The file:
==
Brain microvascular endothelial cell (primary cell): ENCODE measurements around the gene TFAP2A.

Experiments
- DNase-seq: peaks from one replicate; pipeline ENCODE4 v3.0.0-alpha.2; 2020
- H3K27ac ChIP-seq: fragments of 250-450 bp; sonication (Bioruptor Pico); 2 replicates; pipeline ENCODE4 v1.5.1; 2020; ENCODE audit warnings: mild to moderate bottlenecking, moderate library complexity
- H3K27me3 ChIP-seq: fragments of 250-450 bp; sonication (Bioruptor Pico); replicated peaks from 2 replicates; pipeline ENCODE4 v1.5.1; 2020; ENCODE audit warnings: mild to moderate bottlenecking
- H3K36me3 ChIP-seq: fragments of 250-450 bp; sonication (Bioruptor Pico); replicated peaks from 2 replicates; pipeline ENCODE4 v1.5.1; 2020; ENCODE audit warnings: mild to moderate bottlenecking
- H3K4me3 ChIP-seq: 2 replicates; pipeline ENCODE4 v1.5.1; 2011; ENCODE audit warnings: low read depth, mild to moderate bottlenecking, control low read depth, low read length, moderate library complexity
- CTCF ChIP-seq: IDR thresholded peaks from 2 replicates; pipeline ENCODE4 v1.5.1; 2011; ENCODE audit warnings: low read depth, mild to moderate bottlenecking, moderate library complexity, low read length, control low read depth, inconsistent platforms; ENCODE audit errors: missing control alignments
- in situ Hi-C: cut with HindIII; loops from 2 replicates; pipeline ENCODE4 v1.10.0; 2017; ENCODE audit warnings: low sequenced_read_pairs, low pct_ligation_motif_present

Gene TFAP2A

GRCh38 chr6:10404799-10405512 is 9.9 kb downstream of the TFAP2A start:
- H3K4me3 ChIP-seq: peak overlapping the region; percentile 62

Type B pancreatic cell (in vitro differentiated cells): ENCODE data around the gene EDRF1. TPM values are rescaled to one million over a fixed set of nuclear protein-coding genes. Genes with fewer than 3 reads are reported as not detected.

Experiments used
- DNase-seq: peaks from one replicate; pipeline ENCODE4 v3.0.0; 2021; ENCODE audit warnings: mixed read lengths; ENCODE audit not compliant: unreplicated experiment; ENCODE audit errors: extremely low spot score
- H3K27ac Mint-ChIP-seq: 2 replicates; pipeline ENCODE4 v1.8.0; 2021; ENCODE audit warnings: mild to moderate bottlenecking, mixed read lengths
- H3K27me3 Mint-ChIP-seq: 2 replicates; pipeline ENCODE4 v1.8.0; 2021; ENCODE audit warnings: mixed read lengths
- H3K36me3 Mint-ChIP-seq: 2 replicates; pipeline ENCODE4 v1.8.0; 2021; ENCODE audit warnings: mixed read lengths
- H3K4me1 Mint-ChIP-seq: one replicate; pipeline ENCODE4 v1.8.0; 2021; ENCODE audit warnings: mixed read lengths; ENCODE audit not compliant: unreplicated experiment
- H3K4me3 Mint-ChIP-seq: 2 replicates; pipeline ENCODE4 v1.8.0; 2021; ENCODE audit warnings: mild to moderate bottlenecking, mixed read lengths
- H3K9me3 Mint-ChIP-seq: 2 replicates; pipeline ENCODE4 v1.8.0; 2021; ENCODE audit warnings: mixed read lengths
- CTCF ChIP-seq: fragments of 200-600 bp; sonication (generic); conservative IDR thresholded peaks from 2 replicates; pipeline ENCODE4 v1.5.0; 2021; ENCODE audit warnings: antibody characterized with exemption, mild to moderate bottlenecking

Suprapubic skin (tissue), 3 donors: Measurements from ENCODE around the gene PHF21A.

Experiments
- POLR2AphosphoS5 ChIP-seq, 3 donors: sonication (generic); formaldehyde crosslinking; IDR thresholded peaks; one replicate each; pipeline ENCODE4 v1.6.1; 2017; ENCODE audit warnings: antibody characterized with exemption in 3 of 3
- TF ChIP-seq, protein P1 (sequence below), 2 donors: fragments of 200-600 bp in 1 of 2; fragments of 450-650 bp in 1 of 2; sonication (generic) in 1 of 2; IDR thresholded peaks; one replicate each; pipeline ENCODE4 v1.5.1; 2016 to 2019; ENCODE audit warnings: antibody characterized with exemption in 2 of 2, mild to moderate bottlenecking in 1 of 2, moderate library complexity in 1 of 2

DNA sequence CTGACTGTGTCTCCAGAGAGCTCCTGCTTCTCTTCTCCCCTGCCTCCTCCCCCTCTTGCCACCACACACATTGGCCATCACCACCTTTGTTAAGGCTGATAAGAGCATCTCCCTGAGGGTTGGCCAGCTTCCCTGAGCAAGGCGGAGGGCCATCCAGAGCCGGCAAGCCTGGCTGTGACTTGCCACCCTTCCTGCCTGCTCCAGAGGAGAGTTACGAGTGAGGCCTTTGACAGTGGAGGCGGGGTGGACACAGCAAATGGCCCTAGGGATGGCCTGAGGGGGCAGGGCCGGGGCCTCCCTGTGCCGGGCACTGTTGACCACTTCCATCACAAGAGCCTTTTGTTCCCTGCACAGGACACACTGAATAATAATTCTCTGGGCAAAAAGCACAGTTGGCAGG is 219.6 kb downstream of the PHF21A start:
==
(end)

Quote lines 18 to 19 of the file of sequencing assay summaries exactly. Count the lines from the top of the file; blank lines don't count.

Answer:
- H3K36me3 Mint-ChIP-seq: 2 replicates; pipeline ENCODE4 v1.8.0; 2021; ENCODE audit warnings: mixed read lengths
- H3K4me1 Mint-ChIP-seq: one replicate; pipeline ENCODE4 v1.8.0; 2021; ENCODE audit warnings: mixed read lengths; ENCODE audit not compliant: unreplicated experiment